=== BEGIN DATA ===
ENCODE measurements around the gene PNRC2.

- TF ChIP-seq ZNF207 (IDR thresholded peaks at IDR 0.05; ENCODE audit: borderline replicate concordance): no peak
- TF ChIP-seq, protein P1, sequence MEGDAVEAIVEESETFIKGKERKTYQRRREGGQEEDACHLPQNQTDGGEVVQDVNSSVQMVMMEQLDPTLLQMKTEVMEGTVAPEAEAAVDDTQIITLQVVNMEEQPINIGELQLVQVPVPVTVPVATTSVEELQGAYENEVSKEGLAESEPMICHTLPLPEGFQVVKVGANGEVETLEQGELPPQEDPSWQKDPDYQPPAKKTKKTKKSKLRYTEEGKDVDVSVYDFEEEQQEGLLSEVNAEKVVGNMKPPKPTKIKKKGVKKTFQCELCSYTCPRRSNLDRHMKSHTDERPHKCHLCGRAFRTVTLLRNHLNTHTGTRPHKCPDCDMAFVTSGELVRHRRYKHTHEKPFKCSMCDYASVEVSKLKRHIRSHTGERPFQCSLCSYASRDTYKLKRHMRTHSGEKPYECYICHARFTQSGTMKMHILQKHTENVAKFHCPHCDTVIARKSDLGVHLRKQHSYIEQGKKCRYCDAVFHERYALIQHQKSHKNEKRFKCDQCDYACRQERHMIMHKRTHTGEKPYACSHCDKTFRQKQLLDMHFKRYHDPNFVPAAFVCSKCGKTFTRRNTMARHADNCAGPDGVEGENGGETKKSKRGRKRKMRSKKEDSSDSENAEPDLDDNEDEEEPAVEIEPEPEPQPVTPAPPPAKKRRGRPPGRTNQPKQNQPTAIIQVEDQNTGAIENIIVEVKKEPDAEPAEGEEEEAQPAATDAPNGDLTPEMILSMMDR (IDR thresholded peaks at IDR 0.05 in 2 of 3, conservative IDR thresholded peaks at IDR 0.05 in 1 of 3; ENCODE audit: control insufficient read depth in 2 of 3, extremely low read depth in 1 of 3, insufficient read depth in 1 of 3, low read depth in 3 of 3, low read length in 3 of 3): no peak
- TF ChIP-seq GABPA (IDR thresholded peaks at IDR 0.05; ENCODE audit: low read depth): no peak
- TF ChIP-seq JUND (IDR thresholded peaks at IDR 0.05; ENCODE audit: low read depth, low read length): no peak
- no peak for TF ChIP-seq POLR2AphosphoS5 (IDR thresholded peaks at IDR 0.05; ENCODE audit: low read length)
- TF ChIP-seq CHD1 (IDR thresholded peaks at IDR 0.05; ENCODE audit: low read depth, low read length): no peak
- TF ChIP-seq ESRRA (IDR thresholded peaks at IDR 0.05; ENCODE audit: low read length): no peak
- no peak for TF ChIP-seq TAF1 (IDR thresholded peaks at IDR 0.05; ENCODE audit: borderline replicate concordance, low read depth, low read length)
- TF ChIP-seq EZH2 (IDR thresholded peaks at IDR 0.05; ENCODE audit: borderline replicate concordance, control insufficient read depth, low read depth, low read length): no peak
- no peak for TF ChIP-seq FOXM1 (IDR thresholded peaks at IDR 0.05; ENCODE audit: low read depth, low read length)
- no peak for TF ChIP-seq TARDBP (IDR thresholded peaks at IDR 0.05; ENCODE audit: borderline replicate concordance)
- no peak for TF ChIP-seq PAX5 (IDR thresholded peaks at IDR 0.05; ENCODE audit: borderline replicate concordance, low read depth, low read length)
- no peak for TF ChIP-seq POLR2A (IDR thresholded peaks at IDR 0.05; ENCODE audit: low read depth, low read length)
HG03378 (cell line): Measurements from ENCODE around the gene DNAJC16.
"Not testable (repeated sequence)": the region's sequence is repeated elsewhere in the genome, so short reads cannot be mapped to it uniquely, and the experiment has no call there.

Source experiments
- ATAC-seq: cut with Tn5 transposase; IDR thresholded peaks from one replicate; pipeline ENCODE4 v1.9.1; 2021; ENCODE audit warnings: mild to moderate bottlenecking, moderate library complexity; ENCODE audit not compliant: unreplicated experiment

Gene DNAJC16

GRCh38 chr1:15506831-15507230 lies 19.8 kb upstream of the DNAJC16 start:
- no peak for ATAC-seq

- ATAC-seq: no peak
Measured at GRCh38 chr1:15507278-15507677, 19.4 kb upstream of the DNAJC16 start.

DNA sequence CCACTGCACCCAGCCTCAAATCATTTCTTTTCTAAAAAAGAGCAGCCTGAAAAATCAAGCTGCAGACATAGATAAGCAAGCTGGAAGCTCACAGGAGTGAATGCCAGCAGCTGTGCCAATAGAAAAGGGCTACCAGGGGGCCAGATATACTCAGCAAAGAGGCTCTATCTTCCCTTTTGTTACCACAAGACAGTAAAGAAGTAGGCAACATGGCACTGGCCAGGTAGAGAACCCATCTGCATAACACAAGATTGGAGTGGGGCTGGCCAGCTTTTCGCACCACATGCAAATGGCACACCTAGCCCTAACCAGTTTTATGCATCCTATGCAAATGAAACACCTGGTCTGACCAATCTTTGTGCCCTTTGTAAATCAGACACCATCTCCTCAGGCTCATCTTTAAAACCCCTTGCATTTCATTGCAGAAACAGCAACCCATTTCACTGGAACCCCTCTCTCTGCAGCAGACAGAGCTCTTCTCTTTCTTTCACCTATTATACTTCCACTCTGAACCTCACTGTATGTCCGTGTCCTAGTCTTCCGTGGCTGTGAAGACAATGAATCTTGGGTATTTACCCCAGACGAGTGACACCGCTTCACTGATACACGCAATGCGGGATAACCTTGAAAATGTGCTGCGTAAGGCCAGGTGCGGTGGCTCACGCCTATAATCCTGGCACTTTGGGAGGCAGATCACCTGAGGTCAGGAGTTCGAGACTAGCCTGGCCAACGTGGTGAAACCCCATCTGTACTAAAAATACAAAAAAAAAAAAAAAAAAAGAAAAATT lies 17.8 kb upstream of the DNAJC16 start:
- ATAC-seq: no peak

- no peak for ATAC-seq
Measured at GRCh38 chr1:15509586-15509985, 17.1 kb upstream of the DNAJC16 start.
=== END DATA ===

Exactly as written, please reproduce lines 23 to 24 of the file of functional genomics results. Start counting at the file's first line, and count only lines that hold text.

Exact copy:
Measured at GRCh38 chr1:15507278-15507677, 19.4 kb upstream of the DNAJC16 start.

DNA sequence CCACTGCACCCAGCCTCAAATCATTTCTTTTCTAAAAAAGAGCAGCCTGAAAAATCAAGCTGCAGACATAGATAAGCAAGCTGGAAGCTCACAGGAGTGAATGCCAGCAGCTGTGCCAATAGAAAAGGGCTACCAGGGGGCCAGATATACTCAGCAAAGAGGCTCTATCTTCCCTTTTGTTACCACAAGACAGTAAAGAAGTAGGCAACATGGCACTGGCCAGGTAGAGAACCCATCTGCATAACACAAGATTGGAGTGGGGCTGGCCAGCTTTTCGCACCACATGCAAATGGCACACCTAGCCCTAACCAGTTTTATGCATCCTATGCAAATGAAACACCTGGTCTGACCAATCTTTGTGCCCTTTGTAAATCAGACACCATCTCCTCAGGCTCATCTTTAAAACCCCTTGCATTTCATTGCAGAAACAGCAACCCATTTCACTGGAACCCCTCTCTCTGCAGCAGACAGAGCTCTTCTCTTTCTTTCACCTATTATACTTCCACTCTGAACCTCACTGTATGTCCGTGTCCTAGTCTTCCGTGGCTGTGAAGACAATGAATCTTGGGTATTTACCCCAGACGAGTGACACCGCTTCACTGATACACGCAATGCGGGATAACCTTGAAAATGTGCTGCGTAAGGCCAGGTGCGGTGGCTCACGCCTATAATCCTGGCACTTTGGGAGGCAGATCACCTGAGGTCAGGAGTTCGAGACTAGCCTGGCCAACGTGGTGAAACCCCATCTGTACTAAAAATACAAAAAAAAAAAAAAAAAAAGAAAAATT lies 17.8 kb upstream of the DNAJC16 start: